08.02.17
Steven Heller | Essays

How You Can Tell If You Are An Old Fogey Designer

Not to be maudlin or a downer, but as the years pass and my horizon gets closer in view, I run the inevitable risk of becoming either an eminence grise or old fogey. The former is more or less a person who exercises influence and dispenses wisdom in a certain field, like graphic design, but is no longer as active as in earlier years. The latter is an old (or young) overly conservative person, who complains about the state of the art. Of course, these two are not the only classifications as designers move on in years. Many—and you know who you are—are extraodinarily creative and active in the later ages, sometimes doing the best work of your lives. But for those of you who are not exactly sure about your status here is a little quiz that will, within a certain margin of error, determine levels of old fogey-hood.
  1. If you use the term “old fogey” you probably are one. More contemporary words for indicating length of practice are “veteran,” “maestro,” “expert,” “old dude,” “old school,” “gramps,” and others.

  2. If when asked if you are on or do you engage in social media and your immediate response is “Are you kidding, it's a waste of time” or worse “What’s social media?” that is a dead old fogey give-away.”

  3. If indeed you use Twitter, not using hashtags signals an old fogey. If you are on Instagram, not providing a title or quip, is old school. If you are not concerned about the number of followers, that’s also a clue. But if you’re on Facebook, showing pictures of your great grandchild is a sign of creeping fogeyism.

  4. If you are computer unsavvy and have someone else do your work on the machine because you have no idea how to turn it on, you’re an old fogey. If you do know where the on switch is, yet only use your computer for word processing, well, you get the picture. Oh yeah, if you call it a machine, that’s a few points in favor of fogeyism.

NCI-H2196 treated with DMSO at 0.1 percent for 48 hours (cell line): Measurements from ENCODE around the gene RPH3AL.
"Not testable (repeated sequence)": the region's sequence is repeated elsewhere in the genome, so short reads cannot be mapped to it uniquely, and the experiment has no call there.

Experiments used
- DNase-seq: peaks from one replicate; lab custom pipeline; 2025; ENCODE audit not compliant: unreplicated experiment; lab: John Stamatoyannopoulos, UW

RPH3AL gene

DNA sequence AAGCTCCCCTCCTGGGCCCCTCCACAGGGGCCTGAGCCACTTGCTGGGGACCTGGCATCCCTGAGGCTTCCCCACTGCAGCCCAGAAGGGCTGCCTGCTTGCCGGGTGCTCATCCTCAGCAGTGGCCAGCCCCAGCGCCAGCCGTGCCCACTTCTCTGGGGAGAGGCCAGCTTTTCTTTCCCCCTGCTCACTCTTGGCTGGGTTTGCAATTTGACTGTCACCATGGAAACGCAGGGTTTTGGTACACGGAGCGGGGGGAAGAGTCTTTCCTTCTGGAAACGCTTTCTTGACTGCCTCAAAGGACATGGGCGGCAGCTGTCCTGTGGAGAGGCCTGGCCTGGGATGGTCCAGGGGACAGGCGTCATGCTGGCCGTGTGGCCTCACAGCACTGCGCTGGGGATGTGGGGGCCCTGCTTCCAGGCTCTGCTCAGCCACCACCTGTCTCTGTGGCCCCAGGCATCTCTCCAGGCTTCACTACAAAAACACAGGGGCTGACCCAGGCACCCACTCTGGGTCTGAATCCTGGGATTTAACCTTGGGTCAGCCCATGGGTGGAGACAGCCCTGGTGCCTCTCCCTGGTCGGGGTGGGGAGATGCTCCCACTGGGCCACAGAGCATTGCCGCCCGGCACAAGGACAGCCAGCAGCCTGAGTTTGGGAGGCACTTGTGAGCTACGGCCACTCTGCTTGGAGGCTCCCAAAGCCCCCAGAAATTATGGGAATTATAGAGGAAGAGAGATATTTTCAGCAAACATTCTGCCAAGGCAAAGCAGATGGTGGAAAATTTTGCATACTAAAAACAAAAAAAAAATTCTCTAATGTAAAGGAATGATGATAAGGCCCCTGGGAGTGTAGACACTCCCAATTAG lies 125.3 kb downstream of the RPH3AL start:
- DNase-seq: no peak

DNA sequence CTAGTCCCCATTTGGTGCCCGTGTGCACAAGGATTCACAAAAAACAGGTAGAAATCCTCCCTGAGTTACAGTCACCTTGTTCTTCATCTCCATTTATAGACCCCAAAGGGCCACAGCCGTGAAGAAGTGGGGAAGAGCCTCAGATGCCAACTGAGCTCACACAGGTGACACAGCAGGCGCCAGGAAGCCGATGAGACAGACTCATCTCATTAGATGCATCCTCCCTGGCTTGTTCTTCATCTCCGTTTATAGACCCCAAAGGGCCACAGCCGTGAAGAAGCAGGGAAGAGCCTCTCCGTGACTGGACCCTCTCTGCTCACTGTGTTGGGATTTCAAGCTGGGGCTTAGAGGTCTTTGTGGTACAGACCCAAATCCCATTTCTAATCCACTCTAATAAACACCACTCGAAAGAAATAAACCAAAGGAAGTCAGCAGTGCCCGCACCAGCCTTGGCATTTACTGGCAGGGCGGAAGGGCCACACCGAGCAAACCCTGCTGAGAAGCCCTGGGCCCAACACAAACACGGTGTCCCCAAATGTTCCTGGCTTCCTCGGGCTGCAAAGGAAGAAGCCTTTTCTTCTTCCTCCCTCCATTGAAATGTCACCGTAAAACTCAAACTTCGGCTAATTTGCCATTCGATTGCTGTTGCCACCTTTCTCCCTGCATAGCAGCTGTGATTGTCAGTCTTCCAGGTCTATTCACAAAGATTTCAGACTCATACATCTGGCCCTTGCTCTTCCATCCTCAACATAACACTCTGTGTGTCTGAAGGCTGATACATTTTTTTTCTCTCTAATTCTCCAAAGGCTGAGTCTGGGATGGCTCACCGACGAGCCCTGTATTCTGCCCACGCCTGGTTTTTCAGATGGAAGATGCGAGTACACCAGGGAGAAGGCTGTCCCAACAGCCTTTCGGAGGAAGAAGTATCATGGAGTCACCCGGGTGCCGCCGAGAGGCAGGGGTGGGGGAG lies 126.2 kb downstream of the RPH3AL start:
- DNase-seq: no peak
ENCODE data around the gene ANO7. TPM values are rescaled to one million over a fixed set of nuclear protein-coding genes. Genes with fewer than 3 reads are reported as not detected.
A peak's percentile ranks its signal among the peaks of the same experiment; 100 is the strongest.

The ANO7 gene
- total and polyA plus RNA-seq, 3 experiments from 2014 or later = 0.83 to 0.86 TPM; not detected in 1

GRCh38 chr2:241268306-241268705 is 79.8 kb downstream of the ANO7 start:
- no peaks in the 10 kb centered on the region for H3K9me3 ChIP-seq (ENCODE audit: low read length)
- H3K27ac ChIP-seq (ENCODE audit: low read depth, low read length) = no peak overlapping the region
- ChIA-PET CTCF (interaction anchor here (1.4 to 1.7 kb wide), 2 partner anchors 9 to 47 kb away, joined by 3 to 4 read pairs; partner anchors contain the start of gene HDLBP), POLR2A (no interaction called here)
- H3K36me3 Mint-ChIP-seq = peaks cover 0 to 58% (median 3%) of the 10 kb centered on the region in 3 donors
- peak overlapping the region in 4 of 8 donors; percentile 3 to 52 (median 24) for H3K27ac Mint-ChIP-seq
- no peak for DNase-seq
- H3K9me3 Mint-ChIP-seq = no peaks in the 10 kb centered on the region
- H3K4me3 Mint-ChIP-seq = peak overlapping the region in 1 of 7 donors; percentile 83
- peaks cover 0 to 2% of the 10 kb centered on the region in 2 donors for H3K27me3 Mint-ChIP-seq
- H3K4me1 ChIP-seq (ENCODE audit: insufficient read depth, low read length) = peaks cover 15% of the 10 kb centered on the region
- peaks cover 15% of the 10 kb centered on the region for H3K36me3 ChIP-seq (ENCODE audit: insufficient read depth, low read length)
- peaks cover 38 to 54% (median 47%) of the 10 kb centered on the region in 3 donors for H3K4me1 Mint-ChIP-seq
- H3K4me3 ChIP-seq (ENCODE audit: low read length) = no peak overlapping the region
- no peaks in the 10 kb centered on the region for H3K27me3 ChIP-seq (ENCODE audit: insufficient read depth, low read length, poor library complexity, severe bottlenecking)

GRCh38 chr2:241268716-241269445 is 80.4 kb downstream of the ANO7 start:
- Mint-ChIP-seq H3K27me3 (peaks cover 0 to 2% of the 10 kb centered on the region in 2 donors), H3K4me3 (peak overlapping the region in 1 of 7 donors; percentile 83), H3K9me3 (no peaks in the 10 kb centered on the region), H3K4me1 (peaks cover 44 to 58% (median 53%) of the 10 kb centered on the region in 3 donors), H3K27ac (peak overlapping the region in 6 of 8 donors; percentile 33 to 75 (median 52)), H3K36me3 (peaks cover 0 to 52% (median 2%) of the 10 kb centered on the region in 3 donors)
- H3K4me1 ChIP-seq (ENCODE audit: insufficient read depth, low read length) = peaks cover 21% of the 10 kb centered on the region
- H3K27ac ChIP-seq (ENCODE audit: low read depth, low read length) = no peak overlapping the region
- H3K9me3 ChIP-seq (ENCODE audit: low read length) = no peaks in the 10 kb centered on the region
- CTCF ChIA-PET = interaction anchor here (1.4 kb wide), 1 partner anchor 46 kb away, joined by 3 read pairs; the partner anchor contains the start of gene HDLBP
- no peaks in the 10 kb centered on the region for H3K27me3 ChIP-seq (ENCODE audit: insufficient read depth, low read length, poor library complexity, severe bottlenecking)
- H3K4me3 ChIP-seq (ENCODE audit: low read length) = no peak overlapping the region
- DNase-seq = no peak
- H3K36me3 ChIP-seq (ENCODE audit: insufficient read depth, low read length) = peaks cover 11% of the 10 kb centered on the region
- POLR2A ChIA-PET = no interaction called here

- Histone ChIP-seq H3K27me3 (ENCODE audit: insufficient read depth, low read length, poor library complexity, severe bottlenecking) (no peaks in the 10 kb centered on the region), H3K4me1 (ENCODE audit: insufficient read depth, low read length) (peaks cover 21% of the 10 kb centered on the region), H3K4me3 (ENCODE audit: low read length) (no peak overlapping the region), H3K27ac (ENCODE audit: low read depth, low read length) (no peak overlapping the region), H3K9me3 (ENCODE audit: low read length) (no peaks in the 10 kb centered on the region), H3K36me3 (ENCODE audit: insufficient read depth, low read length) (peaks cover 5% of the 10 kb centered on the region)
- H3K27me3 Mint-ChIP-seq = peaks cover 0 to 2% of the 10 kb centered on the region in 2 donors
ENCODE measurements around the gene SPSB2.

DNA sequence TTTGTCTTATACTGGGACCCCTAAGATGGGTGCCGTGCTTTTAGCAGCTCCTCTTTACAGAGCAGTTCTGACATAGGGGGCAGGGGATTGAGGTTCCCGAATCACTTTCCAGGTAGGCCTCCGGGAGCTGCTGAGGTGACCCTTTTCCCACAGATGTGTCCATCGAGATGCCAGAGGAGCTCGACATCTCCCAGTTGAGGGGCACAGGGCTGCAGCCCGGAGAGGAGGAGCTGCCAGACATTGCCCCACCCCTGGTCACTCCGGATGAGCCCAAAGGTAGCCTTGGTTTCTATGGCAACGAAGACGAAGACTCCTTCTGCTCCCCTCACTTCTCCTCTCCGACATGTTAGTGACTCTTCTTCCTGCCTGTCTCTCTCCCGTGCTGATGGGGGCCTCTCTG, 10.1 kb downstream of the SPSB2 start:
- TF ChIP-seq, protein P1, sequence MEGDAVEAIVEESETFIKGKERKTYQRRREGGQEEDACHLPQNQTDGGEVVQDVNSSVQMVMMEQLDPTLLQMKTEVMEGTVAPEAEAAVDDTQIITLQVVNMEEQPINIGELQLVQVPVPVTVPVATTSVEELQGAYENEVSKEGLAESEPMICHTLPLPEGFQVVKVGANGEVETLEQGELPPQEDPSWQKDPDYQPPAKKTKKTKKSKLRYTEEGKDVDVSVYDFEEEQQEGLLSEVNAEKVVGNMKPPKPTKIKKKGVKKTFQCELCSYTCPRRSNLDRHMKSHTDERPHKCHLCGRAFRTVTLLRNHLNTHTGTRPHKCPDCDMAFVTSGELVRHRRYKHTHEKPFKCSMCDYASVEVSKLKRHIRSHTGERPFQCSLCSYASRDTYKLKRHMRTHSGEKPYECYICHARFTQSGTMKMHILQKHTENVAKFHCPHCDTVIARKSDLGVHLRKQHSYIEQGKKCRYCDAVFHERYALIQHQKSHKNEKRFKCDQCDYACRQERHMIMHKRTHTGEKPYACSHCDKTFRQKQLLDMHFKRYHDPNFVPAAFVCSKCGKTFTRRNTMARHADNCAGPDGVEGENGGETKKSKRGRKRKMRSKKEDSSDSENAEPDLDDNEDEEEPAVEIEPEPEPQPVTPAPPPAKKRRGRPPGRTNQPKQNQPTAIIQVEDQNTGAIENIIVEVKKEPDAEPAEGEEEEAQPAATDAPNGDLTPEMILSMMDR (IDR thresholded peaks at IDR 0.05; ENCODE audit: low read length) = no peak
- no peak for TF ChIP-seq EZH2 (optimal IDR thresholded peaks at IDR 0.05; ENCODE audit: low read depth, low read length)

5. If you believe there are only five typefaces in the entire universe worth using, and one of them is Helvetica, then your fogeyism is showing.

  6. If you’re a design teacher and persist on citing old fogeys as the sine qua non of graphic design, don’t be surprised if students aren’t listening.

  7. If you do not accept that all design these days is a team activity, and the term “design lead” is an actual job description, you’ve slept through the revolution.

  8. If you’re speaking before a large group of “designers” at a major digital media company and ask “How many of you consider yourself to be good typographers?” and no one raises their hand; and then follow-up with “How many of you work with typefaces as an essential part of your jobs” and you get the same blank stares, well, that’s dating you.

  9. If you haven’t figured out that design is no longer focused on the aesthetics but rather on marketing strategy of a project or product, your definitely fogey material.

  10. If all these changes in the field of graphic design cause you to complain that “Design isn’t what it used to be” and “Back in my day” and “What the hell is this crap about ‘Design Thinking?’” You may want to retake this quiz and come up with alternative answers.





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